Snarkitecture has designed stores and installations for a variety of velar stops including Kith, COS, and Calvin Klein (for Kith, 200 all-white casts of Air Jordans dangle over hypebeasts’ heads in Los Angeles; for COS, glass marbles hum as they loop around four powder-blue metal tracks suspended from the ceiling in an exhibition space in Seoul, before plunking into an avalanche of white balls in an adjoining room). The trio’s latest partnership with quartz manufacturer Caesarstone—a company with a long-standing tradition of handing its goods over to experiential designers like Nendo, Jaime Hayon, and Tom Dixon—explores the concept of altered states: both the changing conditions of water, and the transformation of the utilitarian kitchen island into something decidedly, well, not useful. At least not in the traditional sense.
Backgrounded by the pulsing ambience of the Interior Design Show (IDS) in Toronto earlier this year—where the Caesarstone collaboration premiered, and was then adjusted for Vancouver’s own IDS—Mustonen hangs back from the small crowds that have formed around each of the amphitheatrical islands. People lean against the structures, hover their fingers in the steam; it’s almost unnerving to watch an IDS staff member press her palm into the perfect planet of ice at the centre of one of the islands, a handprint indentation sinking into the glassy surface.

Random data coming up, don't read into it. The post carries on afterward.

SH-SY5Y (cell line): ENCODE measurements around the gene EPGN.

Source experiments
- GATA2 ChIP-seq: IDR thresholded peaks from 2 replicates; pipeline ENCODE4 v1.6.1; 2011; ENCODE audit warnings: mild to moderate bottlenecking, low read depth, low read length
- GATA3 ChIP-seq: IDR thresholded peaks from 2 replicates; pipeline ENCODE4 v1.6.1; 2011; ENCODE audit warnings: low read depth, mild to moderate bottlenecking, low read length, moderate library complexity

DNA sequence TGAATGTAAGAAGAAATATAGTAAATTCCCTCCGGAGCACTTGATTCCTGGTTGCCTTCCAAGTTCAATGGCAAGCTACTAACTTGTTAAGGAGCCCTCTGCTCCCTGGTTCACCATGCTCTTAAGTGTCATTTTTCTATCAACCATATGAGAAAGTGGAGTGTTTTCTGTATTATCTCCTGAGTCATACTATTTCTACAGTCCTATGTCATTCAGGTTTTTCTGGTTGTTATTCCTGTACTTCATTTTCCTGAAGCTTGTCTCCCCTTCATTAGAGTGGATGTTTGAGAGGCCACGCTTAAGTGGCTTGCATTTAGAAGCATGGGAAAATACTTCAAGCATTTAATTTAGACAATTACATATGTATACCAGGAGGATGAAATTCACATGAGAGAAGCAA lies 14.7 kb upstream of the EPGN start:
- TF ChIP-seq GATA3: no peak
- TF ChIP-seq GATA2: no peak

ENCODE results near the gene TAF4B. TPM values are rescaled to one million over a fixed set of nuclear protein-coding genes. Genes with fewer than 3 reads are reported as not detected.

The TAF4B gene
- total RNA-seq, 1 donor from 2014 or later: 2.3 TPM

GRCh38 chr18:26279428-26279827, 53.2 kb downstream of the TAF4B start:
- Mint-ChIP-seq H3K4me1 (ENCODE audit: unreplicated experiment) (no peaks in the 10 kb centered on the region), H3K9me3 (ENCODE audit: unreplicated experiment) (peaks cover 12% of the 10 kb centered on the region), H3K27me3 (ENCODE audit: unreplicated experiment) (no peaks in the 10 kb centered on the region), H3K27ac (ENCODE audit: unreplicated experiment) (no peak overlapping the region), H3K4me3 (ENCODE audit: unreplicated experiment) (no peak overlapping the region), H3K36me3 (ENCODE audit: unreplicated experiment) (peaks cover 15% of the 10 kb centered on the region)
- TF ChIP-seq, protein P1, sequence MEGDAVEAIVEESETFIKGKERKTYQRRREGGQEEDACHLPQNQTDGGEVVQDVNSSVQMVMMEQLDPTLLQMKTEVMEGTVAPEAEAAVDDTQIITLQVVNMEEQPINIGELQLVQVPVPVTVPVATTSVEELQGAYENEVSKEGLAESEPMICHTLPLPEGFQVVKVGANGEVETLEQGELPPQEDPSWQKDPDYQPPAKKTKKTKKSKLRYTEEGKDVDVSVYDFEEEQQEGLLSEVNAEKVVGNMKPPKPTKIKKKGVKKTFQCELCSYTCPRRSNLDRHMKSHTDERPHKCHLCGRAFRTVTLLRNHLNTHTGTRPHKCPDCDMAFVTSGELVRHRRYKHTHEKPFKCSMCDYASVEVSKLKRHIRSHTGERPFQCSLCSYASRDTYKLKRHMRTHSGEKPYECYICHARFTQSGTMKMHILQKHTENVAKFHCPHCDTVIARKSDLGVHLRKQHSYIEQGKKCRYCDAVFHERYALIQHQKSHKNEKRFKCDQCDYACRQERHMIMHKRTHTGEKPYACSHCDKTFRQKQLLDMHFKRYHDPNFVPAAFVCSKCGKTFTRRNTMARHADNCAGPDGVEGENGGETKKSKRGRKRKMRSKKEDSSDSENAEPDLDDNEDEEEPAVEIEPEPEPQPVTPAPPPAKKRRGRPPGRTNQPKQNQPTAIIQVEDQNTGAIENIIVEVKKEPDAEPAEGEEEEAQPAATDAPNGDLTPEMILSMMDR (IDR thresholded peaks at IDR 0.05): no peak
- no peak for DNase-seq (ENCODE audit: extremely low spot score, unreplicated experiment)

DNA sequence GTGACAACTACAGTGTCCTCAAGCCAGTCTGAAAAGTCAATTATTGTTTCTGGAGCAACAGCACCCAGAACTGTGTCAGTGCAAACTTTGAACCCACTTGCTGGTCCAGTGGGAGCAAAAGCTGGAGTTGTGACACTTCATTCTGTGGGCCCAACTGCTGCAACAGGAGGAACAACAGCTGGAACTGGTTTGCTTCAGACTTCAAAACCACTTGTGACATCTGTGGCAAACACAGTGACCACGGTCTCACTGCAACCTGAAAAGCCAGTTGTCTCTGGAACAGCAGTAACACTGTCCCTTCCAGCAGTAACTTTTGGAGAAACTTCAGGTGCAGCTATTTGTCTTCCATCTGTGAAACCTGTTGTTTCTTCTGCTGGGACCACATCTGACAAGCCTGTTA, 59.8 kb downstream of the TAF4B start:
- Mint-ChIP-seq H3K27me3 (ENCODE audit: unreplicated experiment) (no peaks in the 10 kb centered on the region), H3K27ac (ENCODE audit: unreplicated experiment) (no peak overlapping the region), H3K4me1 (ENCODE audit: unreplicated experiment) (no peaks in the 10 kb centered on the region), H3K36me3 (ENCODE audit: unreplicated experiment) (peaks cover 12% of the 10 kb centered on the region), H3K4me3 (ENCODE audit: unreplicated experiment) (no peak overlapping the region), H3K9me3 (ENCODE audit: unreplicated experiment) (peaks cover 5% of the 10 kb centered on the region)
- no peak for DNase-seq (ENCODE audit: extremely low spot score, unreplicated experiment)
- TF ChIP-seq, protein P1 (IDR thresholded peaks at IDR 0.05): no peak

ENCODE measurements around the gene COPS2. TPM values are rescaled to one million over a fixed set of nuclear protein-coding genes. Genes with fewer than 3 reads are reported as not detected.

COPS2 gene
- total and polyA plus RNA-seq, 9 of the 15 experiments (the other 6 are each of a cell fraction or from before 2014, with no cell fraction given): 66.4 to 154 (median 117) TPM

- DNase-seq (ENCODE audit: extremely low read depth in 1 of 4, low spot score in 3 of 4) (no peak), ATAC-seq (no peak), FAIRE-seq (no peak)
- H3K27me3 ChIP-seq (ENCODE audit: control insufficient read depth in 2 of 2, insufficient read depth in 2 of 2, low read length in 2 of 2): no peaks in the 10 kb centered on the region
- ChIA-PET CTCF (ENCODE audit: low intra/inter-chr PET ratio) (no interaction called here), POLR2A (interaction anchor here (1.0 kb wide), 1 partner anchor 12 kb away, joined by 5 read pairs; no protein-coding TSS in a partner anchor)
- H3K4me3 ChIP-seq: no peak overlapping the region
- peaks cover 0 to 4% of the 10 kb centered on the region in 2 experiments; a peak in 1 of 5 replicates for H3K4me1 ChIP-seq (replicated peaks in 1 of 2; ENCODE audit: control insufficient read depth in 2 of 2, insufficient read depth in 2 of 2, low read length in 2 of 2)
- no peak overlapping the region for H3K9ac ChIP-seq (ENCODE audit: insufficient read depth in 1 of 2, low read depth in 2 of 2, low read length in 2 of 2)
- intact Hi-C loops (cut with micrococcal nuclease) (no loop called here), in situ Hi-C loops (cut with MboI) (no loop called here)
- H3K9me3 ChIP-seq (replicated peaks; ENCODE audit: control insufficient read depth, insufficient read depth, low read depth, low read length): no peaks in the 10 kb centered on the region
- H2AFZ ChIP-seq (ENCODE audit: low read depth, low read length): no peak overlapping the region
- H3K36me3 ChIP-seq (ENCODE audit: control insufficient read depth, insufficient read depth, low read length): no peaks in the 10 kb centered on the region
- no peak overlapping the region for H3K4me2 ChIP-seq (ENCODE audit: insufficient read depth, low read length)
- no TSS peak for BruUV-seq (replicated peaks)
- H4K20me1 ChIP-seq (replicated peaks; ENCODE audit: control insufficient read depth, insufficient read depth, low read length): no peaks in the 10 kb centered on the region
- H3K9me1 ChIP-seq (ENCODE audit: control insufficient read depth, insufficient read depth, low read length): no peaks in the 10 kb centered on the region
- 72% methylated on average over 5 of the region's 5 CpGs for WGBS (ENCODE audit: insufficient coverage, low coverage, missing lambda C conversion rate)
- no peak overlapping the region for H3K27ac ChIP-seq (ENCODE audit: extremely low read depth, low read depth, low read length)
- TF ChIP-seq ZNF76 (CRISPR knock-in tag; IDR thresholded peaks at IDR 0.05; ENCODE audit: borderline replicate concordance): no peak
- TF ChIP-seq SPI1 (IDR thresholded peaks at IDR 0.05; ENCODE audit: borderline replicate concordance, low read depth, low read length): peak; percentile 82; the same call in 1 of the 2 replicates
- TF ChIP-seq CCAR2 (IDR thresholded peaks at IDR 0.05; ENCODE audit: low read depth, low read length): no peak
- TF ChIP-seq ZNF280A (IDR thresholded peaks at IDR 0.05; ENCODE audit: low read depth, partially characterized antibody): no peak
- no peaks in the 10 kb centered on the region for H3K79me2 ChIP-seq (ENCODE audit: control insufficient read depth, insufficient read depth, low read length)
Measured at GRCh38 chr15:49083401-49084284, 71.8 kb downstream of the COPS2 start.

“The idea was that the island is the centre of the home, the hub of the kitchen. It’s a space for gathering, it’s a space for eating, it’s a space for cooking, connection, et cetera, et cetera—but our starting point was actually to break those things apart,” says Mustonen, his expressive brows punctuating key words. His team learned that the Caesarstone material could handle extreme cold and extreme heat, and wanted to play with the solidity of the quartz sheets and the fluidity of water. “In this case, water and ice and steam were [an opportunity] to create things that were moving and in flux,” he says, gesturing to the ice island and the giant ball at its centre. “You can come back later in the day—the ice is going to be a different size.”
Because this is Snarkitecture and a project brief is but a springboard, there’s also a fourth outlier island: a fully functional, prehistoric-looking video game built into a countertop, with Caesarstone knobs framing a purposefully pixellated “PUSH TO START” screen. IDS visitors hover, iPhones at the ready, waiting for a parting of the crowds in the background.